Growing thymic granuloma adjacent to a thymic cyst mimicking malignancy: a case report
Case Report

Growing thymic granuloma adjacent to a thymic cyst mimicking malignancy: a case report

Tetsu Takeda1, Takashi Eguchi1, Sachie Koike1, Tsutomu Koyama1, Shunichiro Matsuoka1, Kentaro Miura1, Kazutoshi Hamanaka1, Yayoi Satoh2, Takeshi Uehara2, Kimihiro Shimizu1

1Division of General Thoracic Surgery, Department of Surgery, 2Department of Diagnostic Pathology, Shinshu University School of Medicine, Matsumoto, Japan

Correspondence to: Takashi Eguchi, MD, PhD. Senior Assistant Professor, Division of General Thoracic Surgery, Department of Surgery, Shinshu University School of Medicine, 3-1-1 Asahi, Matsumoto, Japan 390-8621. Email: eguchi_t@shinshu-u.ac.jp.

Abstract: An association between thymic cyst and thymic epithelial malignancy has been previously reported. However, several case studies have reported granulomas in the thymus with high metabolic activity, mimicking thymic malignancy. Additionally, an inflammatory response provoked by the rupture of cyst walls has been proposed as a pathogenesis of cholesterol granuloma in the thymus. However, the natural growth history of thymic granuloma remains unclear. We herein report the first case demonstrating the natural growth history of a thymic granuloma adjacent to a thymic cyst. Ten-year follow-up of the thymic cyst revealed a growing nodular lesion with high metabolic activity adjacent to the cyst. 18F-fluorodeoxyglucose positron emission tomography (FDG-PET) showed a maximum standardized uptake value of 12.1 in a 2.5-cm solid mass. We performed total thymectomy given a high suspicion of a malignant thymic epithelial tumor. Histopathologic examination revealed a cholesterol granuloma in the thymus, which was directly connected to the thickened region of the cystic wall through a rupture of the wall. This case highlights the importance of considering thymic granuloma as a differential diagnosis for a growing anterior mediastinal nodule with high metabolic activity. Further, the clinical course and histopathologic findings of this case provide supporting evidence for the proposed pathogenesis of thymic granuloma.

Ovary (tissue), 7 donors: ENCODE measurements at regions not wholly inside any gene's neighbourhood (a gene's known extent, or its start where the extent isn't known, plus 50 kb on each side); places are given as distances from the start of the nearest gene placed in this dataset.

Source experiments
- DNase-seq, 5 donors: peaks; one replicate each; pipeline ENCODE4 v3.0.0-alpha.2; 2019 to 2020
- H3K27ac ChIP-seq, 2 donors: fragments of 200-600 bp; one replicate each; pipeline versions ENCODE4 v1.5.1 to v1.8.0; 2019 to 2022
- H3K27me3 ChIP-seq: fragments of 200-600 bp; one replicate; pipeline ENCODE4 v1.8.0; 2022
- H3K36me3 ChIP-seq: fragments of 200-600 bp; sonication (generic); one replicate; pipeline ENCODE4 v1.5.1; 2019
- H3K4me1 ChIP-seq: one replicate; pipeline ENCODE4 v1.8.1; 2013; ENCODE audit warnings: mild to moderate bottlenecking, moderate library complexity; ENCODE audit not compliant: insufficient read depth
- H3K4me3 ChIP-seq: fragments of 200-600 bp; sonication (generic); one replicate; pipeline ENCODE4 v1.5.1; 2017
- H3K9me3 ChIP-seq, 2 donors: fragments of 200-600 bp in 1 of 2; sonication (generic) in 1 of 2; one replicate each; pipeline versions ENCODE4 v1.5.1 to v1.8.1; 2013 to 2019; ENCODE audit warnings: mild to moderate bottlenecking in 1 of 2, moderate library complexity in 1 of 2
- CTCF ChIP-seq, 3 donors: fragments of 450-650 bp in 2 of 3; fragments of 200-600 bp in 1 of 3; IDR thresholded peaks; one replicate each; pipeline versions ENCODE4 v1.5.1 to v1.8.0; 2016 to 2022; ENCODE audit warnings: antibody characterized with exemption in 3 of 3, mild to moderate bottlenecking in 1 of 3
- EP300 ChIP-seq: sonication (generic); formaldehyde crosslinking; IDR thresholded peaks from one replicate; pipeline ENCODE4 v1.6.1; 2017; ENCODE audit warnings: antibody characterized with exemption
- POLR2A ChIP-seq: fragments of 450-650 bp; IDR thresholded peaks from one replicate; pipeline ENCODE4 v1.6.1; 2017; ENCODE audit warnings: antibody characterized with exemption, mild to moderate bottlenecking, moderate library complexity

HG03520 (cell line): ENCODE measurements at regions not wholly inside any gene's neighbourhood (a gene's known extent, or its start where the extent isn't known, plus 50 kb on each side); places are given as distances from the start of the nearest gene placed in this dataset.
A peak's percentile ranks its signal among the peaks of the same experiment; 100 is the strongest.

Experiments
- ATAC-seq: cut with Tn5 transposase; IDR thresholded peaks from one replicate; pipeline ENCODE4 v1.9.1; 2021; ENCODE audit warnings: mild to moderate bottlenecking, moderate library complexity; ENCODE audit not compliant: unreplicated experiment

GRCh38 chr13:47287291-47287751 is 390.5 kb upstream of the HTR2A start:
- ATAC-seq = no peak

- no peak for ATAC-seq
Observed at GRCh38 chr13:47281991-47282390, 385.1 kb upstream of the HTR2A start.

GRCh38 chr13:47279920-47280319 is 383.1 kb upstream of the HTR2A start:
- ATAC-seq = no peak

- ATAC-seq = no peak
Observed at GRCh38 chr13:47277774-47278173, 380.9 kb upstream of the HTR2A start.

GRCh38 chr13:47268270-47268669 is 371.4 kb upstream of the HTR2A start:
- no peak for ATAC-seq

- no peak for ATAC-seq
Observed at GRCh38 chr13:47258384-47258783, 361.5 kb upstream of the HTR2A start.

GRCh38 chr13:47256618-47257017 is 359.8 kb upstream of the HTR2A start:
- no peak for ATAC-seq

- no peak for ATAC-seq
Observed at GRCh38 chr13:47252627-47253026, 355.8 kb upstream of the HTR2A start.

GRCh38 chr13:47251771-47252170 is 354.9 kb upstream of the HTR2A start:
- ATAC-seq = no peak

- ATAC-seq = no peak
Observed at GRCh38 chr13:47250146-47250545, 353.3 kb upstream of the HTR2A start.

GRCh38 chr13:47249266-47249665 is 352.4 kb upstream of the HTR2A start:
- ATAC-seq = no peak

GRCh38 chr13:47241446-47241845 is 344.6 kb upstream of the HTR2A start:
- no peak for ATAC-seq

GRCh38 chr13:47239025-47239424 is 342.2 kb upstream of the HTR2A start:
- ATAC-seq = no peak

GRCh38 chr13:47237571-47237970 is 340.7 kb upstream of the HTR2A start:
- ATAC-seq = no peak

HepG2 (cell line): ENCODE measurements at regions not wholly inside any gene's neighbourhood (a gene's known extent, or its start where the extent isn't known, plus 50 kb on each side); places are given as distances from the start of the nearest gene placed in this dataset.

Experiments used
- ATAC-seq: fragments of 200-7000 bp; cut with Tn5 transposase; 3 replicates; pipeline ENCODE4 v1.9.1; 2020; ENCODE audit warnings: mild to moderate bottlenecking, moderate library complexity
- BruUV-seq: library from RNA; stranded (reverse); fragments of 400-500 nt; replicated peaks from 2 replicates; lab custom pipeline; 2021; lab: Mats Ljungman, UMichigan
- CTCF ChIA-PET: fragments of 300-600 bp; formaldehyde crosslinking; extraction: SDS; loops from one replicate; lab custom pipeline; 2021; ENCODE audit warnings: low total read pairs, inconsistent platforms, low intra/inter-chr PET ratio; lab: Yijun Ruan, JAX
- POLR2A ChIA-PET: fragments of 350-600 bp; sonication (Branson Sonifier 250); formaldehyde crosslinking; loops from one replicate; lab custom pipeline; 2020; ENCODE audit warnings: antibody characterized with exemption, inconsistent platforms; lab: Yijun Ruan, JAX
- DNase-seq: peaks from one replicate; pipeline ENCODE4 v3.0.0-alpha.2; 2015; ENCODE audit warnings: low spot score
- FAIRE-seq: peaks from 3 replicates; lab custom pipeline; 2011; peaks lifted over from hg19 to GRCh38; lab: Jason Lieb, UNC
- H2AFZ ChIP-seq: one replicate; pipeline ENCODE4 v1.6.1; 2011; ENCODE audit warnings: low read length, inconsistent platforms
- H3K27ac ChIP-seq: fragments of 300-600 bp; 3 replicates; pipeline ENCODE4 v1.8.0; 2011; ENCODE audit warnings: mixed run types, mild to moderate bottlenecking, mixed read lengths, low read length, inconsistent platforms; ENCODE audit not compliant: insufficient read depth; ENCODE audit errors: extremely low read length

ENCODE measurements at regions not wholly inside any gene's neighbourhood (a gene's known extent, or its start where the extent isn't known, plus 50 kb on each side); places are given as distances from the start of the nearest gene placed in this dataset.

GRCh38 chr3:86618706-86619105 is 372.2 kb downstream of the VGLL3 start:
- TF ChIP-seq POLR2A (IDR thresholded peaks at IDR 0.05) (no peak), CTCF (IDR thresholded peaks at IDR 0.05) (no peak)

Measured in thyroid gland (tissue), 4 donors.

Keywords: Thymic cyst; granuloma; thymic epithelial tumor; case report


Received: 18 May 2020; Accepted: 13 July 2020; Published: 30 September 2020.

doi: 10.21037/med-20-46


Introduction

An association between the thymic cyst and thymic epithelial tumors has been reported (1). 18F-fluorodeoxyglucose positron emission tomography (FDG-PET) has been widely used to differentiate benign from malignant lesions in thymic pathology (2). However, several recent case studies have reported FDG-avid granulomas in the thymus mimicking thymic malignancy (3-5). Thymic cyst rupture has been suggested as a pathogenic mechanism for inflammatory granuloma (6). However, the natural growth history of thymic granuloma remains unclear. We herein report a case of a patient who was found to have a growing nodular lesion with high FDG avidity adjacent to a long-term followed-up thymic cyst and underwent total thymectomy which revealed a granuloma in the thymus. To the best of our knowledge, this is the first reported case demonstrating the natural growth history of a thymic granuloma adjacent to a thymic cyst. We present the following case in accordance with CARE reporting checklist available at http://dx.doi.org/10.21037/med-20-46.


Case presentation